We've all experienced the woes of a degraded rechargeable battery, whether it’s a phone that can't last a day without a charge or a laptop that’s become so reliant on its charger you can barely call it a portable device anymore. It's a problem that scientists have struggled to solve because they couldn’t figure out what was causing such sudden and rapid battery deterioration.
But now researchers at the US Department of Energy have identified why rechargeable batteries lose their ability to hold a charge over time. Working with lithium-ion batteries, which are the most commonly used type of battery in consumer devices, the researchers were able to map their charge and discharge process down to a few billionths of a metre to find exactly how degradation occurs.
Their research appears in a pair of studies published by Nature Communications,and according to Matt Safford at Smithsonian Magazine, two main culprits in battery degradation were identified:
"The first: microscopic vulnerabilities in the structure of the battery material steer the lithium ions haphazardly through the cell, eroding the battery in seemingly random ways, much like rust spreads across imperfections in steel.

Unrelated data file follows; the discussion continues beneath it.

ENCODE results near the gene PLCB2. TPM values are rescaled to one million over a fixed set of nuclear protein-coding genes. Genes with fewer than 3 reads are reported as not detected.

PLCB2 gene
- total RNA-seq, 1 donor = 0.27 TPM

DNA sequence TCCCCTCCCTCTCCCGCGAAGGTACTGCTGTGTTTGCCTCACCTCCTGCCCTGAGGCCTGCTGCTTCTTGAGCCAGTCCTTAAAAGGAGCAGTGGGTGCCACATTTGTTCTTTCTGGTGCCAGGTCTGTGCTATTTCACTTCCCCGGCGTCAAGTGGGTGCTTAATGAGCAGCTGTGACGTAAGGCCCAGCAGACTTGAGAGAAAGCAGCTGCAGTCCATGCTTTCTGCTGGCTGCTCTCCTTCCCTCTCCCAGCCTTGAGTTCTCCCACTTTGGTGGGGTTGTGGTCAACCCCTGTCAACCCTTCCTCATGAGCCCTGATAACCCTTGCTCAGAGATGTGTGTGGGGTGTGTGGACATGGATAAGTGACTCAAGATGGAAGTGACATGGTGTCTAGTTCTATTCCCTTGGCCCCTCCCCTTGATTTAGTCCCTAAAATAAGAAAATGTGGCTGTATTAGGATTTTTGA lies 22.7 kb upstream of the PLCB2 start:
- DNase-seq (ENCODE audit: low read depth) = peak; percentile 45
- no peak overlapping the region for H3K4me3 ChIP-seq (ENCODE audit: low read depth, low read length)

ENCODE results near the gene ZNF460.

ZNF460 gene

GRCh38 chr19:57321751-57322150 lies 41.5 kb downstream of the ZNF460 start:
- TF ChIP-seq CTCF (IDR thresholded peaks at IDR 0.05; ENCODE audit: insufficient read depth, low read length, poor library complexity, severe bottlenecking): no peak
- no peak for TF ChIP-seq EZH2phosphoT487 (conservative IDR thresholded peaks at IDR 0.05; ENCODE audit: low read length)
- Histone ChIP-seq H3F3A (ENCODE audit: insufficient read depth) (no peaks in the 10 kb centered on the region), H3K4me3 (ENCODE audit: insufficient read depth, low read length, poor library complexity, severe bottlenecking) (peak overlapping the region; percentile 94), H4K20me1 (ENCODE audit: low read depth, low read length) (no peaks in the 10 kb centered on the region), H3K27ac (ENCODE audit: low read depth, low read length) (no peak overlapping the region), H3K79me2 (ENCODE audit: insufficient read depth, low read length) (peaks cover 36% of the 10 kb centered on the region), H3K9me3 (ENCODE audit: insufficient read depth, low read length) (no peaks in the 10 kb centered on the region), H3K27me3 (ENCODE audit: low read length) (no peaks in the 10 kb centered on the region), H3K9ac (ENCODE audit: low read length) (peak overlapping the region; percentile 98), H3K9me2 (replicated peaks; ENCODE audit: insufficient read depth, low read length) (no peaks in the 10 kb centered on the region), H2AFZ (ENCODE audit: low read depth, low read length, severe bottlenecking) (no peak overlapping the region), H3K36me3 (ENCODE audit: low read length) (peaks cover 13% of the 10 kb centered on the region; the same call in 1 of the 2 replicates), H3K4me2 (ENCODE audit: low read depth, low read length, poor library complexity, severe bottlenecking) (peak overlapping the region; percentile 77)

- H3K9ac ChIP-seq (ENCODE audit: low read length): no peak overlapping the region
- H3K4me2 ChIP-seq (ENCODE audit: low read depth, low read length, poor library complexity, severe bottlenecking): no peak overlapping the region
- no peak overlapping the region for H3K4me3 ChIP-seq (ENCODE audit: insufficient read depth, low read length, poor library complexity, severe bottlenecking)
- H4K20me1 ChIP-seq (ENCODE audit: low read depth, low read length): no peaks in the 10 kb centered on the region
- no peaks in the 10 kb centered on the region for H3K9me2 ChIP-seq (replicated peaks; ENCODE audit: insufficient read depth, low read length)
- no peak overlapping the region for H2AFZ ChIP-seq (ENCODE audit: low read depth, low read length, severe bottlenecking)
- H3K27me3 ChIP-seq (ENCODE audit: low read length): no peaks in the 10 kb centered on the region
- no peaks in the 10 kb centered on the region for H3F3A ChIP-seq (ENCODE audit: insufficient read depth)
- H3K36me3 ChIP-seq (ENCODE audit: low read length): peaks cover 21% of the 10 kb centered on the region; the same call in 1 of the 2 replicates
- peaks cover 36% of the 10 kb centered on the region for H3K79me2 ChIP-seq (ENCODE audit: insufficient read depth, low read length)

In the second study, focused on finding the best balance between voltage, storage capacity and maximum charge cycles, researchers not only found similar issues with the ion flow, but also tiny accumulations of nano-scale crystals left behind by chemical reactions, which cause the flow of ions to become even more irregular after each charge. Running batteries at higher voltages also led to more ion path irregularities, and thus a more rapidly deteriorating battery."
While Daniel Abraham, who carries out his own lithium-ion battery research at the Argonne National Laboratory in the US, told Safford at Smithsonian Magazine that there may be more to battery degradation than what was identified by these two studies, the team is optimistic that their research will lead to longer-lasting, more compact and more powerful battery technology.
This will be especially important, said Huolin Xin, a materials scientist at the Brookhaven National Lab in the US and coauthor on both studies, if electric cars are to be more economically viable in the future. It's generally accepted that we need to replace our phones and laptops every three years to maintain maximum performance, but for an electric car, that rechargeable battery should last for at least 10 to 15 years. The team is hoping that their research will lead to the development of electric car batteries that will last for three decades or more.
Source: Smithsonian Magazine
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